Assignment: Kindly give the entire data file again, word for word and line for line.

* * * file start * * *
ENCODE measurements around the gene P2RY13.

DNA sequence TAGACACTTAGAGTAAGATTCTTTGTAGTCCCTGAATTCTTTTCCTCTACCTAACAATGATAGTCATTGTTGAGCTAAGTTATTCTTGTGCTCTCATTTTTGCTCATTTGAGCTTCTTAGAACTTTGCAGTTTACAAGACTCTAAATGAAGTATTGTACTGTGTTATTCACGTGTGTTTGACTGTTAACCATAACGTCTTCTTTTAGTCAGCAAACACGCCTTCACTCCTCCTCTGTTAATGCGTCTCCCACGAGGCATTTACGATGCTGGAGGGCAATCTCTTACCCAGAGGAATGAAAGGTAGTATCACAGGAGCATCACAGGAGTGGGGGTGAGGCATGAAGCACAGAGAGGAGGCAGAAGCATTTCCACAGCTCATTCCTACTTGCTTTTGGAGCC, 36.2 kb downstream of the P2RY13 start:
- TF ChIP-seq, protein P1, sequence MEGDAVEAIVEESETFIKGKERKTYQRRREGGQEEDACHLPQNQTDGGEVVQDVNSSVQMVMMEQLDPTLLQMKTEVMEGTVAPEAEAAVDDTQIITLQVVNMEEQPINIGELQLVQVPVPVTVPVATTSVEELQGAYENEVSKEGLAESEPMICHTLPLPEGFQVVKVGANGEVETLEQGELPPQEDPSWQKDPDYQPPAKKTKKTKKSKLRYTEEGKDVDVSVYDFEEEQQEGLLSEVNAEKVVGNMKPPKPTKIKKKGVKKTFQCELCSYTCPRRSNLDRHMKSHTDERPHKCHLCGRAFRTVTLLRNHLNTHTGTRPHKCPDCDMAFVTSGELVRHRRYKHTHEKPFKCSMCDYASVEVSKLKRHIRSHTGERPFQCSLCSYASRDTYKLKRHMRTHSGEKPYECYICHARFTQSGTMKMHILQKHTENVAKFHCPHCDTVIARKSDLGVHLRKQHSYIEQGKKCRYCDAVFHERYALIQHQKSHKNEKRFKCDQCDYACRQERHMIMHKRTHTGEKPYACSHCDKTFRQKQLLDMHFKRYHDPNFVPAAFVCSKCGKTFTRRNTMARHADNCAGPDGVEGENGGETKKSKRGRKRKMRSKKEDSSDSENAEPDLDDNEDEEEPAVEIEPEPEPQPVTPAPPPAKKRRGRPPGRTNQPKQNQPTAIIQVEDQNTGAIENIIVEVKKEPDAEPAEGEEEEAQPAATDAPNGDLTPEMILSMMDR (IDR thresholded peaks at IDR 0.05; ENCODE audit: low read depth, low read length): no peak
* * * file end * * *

ENCODE measurements around the gene P2RY13.

DNA sequence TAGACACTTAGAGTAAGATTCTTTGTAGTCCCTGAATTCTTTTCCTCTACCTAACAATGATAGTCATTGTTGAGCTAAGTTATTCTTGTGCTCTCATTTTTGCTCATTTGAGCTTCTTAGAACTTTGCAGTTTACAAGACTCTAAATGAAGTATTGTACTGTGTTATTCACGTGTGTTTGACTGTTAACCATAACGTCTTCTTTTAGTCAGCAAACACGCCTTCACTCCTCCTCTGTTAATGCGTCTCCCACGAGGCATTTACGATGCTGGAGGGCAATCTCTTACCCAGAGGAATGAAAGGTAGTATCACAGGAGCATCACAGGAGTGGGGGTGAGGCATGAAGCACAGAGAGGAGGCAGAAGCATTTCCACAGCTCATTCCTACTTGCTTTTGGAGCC, 36.2 kb downstream of the P2RY13 start:
- TF ChIP-seq, protein P1, sequence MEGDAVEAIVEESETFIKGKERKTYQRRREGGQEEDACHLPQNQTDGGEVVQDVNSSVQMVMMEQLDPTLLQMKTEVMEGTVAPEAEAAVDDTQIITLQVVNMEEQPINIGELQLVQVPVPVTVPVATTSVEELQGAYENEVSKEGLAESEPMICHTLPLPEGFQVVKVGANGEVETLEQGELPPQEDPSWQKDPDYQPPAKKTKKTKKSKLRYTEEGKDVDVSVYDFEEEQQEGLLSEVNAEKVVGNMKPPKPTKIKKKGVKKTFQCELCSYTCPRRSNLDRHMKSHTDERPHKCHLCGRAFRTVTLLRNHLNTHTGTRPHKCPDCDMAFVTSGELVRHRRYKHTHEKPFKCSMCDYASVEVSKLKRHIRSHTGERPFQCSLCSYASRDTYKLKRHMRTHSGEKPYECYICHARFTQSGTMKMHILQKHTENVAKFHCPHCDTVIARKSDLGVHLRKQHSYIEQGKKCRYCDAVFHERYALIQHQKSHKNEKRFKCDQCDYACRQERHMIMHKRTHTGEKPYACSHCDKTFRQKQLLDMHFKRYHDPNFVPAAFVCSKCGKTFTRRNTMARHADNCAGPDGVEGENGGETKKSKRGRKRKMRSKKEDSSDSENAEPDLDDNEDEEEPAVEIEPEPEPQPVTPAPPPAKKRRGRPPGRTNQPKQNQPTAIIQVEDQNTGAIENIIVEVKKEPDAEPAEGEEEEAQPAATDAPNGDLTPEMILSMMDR (IDR thresholded peaks at IDR 0.05; ENCODE audit: low read depth, low read length): no peak